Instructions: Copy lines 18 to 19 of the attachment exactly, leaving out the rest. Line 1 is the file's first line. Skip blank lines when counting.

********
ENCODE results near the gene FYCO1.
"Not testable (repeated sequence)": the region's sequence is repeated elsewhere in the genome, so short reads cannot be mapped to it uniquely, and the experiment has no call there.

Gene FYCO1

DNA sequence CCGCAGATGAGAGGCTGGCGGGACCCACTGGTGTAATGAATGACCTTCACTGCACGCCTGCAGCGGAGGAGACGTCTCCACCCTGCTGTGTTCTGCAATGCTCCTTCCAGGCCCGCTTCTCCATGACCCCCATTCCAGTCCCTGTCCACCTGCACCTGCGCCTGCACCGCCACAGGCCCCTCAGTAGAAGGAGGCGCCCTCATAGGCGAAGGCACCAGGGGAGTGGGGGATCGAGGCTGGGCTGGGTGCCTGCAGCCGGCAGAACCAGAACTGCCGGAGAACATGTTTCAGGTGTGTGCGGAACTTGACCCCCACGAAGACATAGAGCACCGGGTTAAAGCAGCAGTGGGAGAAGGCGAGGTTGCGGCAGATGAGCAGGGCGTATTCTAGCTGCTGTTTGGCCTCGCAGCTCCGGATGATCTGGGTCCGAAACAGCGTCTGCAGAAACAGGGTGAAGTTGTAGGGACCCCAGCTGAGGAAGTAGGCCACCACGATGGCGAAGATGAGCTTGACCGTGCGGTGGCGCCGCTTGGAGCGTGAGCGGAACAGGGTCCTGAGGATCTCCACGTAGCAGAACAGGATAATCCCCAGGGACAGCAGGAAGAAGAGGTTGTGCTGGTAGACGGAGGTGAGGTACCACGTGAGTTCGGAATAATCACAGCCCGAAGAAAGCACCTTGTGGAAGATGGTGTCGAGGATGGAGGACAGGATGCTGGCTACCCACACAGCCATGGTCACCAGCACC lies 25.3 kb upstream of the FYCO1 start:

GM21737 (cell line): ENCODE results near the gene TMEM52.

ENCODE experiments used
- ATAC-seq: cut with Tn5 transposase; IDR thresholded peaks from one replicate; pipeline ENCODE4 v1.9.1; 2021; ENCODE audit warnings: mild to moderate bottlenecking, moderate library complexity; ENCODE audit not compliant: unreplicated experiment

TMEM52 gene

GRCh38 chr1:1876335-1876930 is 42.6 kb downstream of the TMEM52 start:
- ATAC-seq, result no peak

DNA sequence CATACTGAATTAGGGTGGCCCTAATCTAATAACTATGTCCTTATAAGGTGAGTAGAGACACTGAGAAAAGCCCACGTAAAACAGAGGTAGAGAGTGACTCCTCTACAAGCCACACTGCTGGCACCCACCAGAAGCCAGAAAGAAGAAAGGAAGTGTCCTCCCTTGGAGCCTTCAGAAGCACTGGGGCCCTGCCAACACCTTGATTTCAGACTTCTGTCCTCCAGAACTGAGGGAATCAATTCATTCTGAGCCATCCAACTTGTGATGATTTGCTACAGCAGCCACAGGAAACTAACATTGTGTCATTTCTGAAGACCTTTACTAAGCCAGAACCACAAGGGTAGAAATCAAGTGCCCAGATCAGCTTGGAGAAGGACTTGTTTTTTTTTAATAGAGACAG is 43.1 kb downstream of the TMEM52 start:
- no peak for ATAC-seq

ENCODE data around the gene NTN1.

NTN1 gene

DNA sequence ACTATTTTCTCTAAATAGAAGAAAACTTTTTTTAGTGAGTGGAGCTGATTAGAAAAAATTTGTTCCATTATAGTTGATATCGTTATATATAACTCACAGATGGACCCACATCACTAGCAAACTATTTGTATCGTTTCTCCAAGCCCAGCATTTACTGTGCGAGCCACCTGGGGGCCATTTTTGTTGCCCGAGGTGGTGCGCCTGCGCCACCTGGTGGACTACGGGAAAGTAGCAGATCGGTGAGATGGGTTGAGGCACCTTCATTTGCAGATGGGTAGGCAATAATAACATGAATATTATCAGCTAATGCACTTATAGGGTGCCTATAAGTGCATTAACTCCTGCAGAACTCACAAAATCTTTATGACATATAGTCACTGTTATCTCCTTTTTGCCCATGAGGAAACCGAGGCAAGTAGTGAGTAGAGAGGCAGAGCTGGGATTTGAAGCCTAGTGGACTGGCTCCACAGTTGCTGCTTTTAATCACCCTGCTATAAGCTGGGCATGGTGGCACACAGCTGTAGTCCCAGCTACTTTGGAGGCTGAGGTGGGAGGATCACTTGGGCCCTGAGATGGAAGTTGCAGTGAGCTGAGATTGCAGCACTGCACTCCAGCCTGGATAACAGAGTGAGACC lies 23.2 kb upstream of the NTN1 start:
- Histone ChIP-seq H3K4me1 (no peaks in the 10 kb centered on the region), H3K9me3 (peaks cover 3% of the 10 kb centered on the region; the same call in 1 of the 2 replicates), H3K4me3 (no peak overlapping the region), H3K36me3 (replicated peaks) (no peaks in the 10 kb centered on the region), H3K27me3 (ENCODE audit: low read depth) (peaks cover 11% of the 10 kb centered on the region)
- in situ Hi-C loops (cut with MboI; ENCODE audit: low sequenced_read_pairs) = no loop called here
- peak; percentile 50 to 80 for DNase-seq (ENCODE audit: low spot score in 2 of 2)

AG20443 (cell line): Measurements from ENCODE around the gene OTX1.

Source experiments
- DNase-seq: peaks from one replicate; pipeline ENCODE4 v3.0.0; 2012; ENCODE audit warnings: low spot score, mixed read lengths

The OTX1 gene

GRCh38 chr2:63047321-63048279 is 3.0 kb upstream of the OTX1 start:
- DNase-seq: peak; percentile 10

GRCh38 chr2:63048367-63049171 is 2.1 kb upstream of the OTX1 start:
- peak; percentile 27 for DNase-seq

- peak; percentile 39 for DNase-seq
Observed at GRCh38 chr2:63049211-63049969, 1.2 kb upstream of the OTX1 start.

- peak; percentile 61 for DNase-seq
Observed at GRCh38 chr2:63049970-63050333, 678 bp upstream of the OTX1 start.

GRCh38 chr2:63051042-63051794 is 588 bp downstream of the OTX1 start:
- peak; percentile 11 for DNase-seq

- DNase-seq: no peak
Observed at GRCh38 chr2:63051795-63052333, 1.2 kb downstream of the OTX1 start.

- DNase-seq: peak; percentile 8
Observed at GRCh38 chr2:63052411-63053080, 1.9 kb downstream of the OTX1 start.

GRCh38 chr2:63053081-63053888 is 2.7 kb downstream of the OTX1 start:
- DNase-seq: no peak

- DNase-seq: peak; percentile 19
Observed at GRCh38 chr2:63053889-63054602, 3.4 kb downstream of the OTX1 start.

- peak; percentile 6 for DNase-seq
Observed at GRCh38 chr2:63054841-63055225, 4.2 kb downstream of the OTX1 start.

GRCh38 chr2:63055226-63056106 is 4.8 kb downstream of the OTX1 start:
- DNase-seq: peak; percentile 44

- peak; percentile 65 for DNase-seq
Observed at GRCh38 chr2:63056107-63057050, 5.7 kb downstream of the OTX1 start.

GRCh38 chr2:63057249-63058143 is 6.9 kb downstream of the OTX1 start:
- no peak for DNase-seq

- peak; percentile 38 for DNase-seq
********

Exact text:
- peak; percentile 50 to 80 for DNase-seq (ENCODE audit: low spot score in 2 of 2)

AG20443 (cell line): Measurements from ENCODE around the gene OTX1.